A court has thrown out two libel cases instituted by Nationalist MP Toni Bezzina over reports in newspapers Kullħadd and L-Orizzont on works at the Zurrieq PN club.
The cases were instituted against L-Orizzont editor Josef Caruana and Kullħadd editor Toni Abela.
The two articles in question were published in May 2012 and concerned Mr Bezzina, who at the time was employed by the Public Works Department and who had been investigated by the Resources Ministry.
Kullħadd had reported how a number of government employees within the Resources Ministry were carrying out maintenance works at the Zurrieq PN club, for which Mr Bezzina served as president.
Mr Bezzina could not use public funds for partisan purposes, the newspaper stressed.
Back in March 2012, a few days before the Local Council elections, Mr Bezzina had asked his department's foreman Joseph Borda to source some workers who would be ready to paint over the Zurrieq club's walls after work hours. Mr Borda had consequently sourced three employees.
The workers used materials provided by Mr Bezzina. When he eventually asked Mr Borda how much the workers were asking in payment, he was told that they did not want to be paid.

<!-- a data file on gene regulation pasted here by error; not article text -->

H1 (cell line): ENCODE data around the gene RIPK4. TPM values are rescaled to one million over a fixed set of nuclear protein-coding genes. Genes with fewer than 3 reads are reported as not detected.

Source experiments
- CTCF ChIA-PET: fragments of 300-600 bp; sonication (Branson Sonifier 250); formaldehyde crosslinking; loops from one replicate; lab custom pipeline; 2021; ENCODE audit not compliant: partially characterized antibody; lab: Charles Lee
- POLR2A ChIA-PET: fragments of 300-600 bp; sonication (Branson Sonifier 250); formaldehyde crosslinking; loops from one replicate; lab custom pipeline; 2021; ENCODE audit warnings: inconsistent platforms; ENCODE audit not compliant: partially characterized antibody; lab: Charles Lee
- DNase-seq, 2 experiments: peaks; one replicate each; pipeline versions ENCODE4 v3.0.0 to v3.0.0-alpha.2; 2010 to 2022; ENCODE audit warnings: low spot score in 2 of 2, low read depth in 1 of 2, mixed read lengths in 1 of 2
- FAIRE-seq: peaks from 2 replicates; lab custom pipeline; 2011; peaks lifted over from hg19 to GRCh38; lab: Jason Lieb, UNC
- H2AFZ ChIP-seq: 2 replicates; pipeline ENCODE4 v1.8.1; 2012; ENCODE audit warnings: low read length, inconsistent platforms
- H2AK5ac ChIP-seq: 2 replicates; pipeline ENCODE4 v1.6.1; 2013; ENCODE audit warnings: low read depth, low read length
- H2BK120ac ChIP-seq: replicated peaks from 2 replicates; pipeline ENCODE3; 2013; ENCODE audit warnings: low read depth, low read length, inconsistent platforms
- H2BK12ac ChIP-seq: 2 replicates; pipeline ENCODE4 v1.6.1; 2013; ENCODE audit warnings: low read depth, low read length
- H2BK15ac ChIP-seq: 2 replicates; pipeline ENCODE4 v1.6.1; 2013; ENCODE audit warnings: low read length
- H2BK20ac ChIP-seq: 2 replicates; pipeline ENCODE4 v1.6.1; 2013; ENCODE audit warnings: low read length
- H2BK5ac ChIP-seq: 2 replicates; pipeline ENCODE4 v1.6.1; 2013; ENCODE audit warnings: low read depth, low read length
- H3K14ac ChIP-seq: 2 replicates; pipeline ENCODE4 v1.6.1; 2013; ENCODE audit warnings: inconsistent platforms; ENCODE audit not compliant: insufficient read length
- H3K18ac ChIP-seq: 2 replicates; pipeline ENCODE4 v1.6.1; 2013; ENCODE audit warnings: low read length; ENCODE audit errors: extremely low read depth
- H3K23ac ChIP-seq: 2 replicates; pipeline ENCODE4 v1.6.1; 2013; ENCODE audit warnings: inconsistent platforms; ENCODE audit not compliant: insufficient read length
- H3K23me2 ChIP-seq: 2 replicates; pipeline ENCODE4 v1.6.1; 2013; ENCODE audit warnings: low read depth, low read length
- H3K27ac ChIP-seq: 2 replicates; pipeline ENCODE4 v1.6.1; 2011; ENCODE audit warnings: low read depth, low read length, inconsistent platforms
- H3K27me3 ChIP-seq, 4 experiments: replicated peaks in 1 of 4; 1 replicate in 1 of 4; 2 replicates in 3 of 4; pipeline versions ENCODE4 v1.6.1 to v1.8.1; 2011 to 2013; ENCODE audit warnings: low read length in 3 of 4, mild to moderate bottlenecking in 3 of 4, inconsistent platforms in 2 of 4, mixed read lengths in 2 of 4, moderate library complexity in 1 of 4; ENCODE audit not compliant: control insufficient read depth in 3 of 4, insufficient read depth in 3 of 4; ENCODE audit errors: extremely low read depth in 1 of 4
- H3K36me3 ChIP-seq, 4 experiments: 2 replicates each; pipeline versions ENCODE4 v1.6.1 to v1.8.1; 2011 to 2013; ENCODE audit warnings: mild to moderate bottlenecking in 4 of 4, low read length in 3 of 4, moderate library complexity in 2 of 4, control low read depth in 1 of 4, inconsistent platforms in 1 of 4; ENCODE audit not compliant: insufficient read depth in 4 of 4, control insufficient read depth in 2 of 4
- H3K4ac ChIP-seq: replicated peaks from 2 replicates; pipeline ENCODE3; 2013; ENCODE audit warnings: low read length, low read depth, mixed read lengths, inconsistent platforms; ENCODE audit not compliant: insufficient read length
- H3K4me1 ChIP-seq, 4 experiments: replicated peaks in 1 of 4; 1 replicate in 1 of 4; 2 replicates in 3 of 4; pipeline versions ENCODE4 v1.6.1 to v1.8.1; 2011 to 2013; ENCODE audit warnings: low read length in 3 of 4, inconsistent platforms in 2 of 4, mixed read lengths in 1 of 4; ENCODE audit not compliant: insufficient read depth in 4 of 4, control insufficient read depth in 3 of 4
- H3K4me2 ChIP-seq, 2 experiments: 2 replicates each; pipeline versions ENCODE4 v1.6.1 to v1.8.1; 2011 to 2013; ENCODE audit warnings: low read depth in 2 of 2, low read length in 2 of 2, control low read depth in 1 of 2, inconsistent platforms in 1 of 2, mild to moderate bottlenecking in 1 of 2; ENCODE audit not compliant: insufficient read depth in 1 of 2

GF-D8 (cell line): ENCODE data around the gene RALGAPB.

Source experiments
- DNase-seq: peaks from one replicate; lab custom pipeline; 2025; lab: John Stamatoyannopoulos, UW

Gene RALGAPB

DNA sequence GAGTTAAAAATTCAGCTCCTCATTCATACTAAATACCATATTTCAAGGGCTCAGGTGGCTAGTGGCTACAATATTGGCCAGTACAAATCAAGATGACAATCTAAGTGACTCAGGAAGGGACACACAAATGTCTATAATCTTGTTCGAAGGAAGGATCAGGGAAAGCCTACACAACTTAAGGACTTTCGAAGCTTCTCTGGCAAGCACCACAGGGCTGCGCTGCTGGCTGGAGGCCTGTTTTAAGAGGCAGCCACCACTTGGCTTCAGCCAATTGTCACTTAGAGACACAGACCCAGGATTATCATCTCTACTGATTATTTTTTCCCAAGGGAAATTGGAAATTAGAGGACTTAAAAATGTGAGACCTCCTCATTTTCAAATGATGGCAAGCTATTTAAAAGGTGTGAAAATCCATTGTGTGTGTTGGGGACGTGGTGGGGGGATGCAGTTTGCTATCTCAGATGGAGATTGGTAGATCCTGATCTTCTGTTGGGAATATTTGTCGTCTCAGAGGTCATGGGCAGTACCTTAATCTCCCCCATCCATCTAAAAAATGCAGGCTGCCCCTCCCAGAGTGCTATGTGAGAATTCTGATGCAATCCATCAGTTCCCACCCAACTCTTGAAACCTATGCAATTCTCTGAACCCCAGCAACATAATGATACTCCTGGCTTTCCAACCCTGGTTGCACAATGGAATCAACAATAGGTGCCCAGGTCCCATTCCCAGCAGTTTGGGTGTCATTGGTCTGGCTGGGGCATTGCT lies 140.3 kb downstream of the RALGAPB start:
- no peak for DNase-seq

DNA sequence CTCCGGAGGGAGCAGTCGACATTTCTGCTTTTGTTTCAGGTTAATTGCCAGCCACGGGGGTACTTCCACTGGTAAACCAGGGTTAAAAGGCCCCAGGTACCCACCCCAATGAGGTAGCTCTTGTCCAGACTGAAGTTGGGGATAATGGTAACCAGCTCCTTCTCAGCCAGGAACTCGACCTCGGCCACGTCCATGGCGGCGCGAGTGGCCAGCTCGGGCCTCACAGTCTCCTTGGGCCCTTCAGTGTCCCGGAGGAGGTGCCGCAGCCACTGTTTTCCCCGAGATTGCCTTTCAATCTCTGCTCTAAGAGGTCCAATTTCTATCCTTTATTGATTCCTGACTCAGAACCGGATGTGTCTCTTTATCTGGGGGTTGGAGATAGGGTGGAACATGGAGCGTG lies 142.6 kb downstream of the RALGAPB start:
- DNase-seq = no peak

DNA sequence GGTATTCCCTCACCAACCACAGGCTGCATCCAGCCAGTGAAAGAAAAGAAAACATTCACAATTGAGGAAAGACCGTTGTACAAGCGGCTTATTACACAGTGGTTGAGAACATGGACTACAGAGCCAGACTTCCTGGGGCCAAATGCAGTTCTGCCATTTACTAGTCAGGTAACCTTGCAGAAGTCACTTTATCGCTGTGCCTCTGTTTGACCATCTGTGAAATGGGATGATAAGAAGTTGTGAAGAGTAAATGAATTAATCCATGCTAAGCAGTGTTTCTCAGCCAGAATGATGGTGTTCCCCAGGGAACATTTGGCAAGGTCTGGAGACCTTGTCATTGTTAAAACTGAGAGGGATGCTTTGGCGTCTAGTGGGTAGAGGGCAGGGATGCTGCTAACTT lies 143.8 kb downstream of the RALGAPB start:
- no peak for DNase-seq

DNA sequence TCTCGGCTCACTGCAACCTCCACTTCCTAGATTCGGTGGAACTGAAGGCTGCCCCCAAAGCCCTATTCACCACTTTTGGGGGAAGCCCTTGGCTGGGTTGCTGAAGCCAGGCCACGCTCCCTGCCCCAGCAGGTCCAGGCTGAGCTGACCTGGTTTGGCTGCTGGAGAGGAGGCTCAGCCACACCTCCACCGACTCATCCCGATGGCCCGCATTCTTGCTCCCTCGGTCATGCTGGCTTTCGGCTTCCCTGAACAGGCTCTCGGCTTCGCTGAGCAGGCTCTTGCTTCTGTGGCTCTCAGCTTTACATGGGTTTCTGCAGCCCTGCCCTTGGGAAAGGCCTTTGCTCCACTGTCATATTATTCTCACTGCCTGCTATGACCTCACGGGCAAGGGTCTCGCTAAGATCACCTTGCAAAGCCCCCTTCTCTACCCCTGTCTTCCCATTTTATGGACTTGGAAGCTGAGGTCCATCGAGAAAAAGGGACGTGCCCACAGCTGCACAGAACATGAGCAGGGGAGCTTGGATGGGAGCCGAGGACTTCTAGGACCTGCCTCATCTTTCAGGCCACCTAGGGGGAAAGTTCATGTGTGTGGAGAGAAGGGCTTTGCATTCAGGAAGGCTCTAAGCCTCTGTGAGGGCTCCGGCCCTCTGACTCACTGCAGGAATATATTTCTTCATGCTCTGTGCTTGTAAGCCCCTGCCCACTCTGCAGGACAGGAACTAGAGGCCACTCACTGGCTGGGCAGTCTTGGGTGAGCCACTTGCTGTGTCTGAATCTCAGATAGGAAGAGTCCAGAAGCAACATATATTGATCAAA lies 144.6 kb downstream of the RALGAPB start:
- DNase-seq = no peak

After Kullħadd had published the story stating that the maintenance works were being carried out during working hours, Mr Bezzina was asked by his superiors to provide an explanation.
However, one of the three workers - Charles Curmi - testified that he was forced to sign a document which he disagreed with since it stated that the workers went to the club out of their own free will. Mr Curmi, however, insisted that they did so because they were told to do so by Mr Borda.
The workers were subsequently brought before a notary by Mr Borda and asked to verify the contents of the document through a sworn affidavit, which one of the workers, Paul Inguanez, testified that he signed at the Labour Party's general headquarters.
Both Mr Curmi Mr Inguanez, said that their working hours at the time extended to 4.30pm and that therefore the works were carried out during working hours.
Magistrate Francesco Depasquale held that the Kullħadd reports therefore constituted fair comment and the newspaper was fulfilling its duties by reporting news involving a public person.
Given the information was correct, it could therefore not be deemed libelous or defamatory.